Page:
Nestle’s Syndrome: Who owns water?

Water supply to companies - Jan-Mar16
With water shortages becoming severe, not so surprisingly, authorities in Hyderabad continue to believe that there is no such situation. You ask them a question what emergency measures they are initiating, pat comes back the question, is there a shortage? It is not just a opinion, it is their belief. Otherwise, what else can explain the increasing supply of this precious resource to water-guzzling, profit making companies, in Hyderabad, and probably elsewhere. While taxpayers continue to pay loans and interests on water supply projects in Hyderabad, poor people continue to pay with their lives and others continue to ‘buy’ water, these companies are laughing their way to the bank.
 
With younger generation continuing to generate demand for their products, these companies can easily supply you an argument that they are ‘essential services’. A cash-strapped government would easily believe that revenue generation from liquor and soft drink sales is far more important, than providing water to all, and prevent ‘medical’ disasters. Liquor is value addition and GDP contributing commodity.
 
Elsewhere, in Maharashtra, people are agitating about water usage in IPL matches, and going to courts to stop such commercial extravaganza, where their concern is a mere 50 lakh litres probably, or less. In Hyderabad, just 7 companies get multiples of that each month. With summer, and possible spike in sales, their water requirement is also increasing, as per data collected by Mr. Manthrala Srinivas. There are individuals who would believe that these companies are not consuming for themselves, but for the people. Is this not the economy? Ofcourse, there is also the other economy. People without water, or with low water, or contaminated water, or ‘priced’ water, also contribute to the health care sector, corruption, black market, GSDP and what not. If they have the might, they can as well consume this ‘value-added’ water and contribute to the economic growth. Like birds, and numerous non-human life, these ‘fortunate’ people may leave this abode, permanently. the more number of people, leaving primary sector, wherever, it is always augurs well for the modern economy. If water, or lack of it, is a cause, so be it.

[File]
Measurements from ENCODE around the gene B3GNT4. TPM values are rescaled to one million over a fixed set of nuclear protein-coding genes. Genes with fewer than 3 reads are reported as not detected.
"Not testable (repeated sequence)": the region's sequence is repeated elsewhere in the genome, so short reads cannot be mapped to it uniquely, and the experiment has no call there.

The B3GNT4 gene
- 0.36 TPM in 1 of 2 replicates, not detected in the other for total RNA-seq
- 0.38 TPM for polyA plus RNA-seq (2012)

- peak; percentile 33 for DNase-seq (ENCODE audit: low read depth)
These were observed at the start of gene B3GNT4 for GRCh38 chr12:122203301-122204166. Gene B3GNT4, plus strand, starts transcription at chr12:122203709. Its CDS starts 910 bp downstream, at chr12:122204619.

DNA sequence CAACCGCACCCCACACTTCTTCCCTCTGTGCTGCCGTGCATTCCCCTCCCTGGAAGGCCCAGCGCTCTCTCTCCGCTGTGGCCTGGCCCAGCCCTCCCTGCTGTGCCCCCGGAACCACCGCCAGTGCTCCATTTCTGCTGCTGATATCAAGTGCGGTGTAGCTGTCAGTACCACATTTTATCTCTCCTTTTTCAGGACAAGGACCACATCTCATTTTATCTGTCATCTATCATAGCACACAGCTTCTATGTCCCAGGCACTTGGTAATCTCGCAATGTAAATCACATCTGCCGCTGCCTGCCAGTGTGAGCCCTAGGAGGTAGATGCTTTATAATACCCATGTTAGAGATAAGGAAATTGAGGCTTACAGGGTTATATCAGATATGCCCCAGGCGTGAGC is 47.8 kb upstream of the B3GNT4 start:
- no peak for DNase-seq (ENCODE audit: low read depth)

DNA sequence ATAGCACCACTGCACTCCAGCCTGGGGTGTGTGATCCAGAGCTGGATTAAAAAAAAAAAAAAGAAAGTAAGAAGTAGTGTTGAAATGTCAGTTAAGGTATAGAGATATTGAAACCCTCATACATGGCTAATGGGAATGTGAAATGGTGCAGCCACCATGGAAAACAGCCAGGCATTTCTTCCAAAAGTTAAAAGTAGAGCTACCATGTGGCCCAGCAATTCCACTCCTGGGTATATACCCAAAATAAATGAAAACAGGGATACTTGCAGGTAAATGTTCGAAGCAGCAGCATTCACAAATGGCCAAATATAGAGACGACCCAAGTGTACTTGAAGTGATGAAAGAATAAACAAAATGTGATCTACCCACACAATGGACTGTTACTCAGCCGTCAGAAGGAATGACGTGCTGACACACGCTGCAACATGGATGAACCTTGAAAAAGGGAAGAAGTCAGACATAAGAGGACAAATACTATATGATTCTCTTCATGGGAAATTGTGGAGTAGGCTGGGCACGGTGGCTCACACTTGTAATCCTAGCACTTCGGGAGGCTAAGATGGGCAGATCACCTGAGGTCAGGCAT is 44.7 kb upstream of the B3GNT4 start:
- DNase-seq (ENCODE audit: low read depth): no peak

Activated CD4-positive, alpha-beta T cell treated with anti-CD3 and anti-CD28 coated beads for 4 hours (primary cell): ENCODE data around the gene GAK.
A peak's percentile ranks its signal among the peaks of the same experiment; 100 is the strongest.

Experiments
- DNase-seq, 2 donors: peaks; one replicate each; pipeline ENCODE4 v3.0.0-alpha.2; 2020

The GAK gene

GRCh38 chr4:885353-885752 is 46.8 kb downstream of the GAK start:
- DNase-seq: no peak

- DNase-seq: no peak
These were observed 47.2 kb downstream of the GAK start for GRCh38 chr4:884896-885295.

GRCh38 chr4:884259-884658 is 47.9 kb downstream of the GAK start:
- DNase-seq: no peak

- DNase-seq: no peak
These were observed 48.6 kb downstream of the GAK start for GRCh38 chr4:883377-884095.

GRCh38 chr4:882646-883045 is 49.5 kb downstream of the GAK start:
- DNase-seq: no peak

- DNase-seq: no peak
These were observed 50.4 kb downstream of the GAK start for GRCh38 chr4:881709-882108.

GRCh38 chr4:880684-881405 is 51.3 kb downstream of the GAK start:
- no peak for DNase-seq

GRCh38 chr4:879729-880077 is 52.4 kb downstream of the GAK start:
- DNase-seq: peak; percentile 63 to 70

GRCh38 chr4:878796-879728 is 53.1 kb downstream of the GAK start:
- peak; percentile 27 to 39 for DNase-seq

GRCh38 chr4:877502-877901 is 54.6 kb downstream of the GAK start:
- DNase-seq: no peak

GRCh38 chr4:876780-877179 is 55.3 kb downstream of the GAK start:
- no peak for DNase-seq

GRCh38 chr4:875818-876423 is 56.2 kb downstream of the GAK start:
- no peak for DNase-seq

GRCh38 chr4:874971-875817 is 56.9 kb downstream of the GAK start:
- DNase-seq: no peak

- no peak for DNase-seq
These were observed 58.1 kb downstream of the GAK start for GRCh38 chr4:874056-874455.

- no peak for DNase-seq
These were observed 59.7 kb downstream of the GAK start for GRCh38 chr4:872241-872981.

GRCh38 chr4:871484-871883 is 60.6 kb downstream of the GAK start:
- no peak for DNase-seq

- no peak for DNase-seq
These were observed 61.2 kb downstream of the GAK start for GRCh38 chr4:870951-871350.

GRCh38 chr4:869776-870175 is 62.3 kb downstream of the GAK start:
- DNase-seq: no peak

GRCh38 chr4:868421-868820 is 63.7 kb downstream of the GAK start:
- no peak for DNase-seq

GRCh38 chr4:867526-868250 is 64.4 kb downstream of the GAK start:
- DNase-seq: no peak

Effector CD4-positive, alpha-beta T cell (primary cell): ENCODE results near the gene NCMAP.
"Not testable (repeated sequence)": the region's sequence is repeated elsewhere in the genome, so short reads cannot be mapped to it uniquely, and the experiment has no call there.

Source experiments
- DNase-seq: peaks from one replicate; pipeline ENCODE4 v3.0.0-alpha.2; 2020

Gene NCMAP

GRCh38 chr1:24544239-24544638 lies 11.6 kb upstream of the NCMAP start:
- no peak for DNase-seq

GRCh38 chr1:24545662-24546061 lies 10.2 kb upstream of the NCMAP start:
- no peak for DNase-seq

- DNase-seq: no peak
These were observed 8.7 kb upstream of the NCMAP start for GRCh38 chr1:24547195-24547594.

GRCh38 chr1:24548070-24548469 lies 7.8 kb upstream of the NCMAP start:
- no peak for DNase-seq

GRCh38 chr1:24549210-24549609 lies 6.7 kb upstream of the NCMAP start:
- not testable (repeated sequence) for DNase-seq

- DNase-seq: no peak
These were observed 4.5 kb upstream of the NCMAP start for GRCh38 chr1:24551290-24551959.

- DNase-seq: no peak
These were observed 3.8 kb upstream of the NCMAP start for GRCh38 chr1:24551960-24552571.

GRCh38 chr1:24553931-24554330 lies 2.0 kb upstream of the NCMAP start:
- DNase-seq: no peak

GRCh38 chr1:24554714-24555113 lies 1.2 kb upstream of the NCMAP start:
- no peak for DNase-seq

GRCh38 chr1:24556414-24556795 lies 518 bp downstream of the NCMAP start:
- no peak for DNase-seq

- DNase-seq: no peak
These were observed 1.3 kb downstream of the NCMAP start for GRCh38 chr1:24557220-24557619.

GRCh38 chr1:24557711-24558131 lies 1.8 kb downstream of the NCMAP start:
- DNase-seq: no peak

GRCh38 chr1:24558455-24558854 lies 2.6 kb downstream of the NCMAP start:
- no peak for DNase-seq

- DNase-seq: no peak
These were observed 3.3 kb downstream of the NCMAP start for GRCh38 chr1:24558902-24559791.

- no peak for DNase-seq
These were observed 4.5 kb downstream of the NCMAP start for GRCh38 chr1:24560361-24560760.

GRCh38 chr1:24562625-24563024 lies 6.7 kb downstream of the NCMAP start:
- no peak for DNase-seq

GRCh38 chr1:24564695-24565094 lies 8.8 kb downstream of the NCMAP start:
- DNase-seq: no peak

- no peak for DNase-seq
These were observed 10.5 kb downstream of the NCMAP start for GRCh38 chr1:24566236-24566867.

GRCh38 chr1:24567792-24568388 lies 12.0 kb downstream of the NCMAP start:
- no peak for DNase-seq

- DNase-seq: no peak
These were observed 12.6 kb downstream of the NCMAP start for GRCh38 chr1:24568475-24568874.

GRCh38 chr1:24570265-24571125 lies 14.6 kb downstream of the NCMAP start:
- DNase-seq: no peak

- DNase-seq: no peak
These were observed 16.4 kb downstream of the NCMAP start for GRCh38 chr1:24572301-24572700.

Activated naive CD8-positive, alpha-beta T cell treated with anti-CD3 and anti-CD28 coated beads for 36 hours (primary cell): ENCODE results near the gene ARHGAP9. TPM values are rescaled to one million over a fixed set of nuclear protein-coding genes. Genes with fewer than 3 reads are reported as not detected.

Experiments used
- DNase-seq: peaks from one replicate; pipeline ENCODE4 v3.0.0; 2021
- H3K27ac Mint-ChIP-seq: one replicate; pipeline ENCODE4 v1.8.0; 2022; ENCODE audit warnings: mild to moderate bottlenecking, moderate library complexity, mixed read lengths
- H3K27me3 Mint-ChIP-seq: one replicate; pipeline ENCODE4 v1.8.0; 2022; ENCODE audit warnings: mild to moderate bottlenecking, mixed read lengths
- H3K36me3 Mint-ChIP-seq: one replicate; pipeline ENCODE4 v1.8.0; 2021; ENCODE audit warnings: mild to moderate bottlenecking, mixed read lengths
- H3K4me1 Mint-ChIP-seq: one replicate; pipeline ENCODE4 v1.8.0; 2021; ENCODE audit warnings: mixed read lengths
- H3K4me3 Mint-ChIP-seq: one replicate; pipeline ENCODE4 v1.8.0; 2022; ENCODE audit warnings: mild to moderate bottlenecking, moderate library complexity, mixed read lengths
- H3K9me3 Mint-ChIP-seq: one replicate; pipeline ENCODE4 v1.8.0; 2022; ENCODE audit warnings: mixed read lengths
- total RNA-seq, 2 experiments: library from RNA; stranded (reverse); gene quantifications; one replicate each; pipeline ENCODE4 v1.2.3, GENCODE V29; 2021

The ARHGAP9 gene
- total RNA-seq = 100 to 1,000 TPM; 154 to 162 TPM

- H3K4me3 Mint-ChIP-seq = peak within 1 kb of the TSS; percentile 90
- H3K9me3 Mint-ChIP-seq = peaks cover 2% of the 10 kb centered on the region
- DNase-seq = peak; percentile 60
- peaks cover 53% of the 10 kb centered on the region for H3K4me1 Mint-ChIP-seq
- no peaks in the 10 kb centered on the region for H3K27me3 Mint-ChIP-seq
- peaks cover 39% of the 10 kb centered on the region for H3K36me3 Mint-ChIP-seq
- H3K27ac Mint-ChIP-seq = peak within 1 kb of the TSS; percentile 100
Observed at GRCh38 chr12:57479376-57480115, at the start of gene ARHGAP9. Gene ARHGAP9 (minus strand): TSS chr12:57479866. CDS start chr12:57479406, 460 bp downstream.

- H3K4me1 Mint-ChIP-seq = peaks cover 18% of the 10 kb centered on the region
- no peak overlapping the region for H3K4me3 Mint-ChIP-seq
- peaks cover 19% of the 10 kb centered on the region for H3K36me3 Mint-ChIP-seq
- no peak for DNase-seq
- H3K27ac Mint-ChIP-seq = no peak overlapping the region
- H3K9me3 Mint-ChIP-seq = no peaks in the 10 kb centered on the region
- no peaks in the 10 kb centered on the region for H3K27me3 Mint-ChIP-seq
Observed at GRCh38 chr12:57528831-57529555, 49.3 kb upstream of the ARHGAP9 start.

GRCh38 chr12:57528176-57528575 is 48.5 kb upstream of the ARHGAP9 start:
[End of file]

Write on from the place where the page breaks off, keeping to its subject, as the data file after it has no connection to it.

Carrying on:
Authorities would not see this as a either or situation, either. With both Singur, Himayathsagar, Osmansagar, Nagarjunasagar drying up, ground water levels receding to newer and unreachable depths, cost on people, their lives and living, is still not issue or concern. There are no emergency measures, because they are yet to admit that there is an emergency. Numerous media stories can be brushed away, good samaritans anyway cannot do more than placarding or petitioning, opposition parties are busy finding ‘strategic loopholes’ which does not boomerang on them, and many others are waiting to be ‘recognised’ officially. In this context, water woes of ordinary women, old, children and disempowered cannot go beyond a print page or a news channel special. Cocooned in air-conditioned rooms, with water bottles on hand, one should be realist to realise the problems of not-so-fortunate.